(Photo: Courtesy of U.S. Olympic Committee)
Jamaican-born Olympic fencer Kamara James was found dead in her apartment on September 20 after a long battle with schizophrenia. According to People, the death is still under investigation and does not appear to be suspicious or suicidal in nature.
Raised in Queens, New York, James took to fencing at the age of nine when she was introduced to the sport by the Peter Westbrook Foundation. By her late teens, she was a world junior bronze medalist. Through her talent in fencing, she earned a scholarship to a prestigious New York City private school and later landed a scholarship to Princeton University.
After representing the United States at the 2004 Olympic Games in Athens, James returned to Princeton to continue her studies. However, during her senior year, she was diagnosed with schizophrenia and remained in the hospital for treatment for three months. Once she was released, she managed to write her thesis and graduate on time.
Years later, James, who became estranged from her mother, continued to suffer, spending much of her 20s in and out of treatment and halfway houses, and was even homeless at times. "She was beaten up," said Eric Rosenberg, a one-time trainer and friend of James. "She lacked a lot of the energy she had. She was emaciated, unkempt, wearing filthy clothes."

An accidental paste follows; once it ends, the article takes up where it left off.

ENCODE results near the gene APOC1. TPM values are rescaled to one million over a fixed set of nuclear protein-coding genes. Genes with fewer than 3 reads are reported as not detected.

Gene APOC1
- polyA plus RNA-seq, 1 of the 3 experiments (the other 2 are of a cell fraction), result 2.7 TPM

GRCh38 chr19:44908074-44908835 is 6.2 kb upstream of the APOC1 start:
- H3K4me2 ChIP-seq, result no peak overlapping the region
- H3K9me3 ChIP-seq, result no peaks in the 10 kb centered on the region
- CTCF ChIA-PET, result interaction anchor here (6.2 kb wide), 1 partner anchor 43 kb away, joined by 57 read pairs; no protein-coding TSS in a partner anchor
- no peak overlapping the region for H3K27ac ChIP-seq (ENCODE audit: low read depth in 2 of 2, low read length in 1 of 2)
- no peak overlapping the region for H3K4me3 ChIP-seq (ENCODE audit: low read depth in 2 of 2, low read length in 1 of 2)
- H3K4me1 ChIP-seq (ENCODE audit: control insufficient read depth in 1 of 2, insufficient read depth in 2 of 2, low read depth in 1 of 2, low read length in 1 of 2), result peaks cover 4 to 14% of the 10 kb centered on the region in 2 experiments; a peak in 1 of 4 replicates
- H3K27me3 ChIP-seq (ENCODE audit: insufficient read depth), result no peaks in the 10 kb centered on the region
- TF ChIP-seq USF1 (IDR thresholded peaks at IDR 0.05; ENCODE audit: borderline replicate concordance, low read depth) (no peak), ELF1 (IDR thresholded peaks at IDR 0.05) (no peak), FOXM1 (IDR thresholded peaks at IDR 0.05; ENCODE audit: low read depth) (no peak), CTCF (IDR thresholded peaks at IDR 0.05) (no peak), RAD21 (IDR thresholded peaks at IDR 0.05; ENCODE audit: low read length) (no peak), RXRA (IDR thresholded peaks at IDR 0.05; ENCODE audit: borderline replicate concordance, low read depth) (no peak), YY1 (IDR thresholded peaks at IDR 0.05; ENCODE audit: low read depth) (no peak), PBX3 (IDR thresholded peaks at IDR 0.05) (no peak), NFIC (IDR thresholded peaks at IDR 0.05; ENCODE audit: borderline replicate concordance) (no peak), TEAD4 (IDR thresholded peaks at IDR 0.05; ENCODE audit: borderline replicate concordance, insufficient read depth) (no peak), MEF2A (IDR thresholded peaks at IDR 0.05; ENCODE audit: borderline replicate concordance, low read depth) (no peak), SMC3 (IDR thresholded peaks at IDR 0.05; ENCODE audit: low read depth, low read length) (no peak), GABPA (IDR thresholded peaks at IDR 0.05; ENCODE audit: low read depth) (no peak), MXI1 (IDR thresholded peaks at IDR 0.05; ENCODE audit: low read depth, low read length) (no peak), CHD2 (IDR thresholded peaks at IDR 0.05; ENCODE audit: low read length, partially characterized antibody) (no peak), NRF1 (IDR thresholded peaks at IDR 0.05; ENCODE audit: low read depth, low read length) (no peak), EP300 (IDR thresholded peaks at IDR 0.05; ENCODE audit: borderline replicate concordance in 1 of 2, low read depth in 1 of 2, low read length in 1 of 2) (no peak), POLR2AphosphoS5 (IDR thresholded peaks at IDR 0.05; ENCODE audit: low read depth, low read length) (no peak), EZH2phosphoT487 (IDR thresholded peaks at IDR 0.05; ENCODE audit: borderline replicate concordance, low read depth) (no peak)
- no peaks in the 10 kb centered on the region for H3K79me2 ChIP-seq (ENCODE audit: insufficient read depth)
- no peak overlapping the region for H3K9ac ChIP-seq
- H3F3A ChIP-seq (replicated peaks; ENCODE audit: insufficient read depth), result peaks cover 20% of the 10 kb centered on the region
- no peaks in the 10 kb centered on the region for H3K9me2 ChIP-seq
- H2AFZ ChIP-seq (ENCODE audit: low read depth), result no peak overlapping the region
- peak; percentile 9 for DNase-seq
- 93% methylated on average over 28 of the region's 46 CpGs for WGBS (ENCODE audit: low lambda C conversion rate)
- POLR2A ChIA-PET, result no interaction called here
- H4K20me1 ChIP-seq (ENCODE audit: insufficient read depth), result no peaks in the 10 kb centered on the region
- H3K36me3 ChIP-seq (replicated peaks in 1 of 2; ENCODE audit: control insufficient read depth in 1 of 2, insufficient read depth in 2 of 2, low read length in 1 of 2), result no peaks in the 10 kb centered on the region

Her friend Goto, who started fencing with James, said, "She would go into hospitals, get better or get more medication, then she would be released and there was no support for her."
"The only positive thing that came out of this for me is maybe people who have this kind of problem can see that there is some potential solution," Rosenberg said. "Making opportunities in the midst of tragedy defined her life."
Our condolences to Kamara James's fans, family and friends.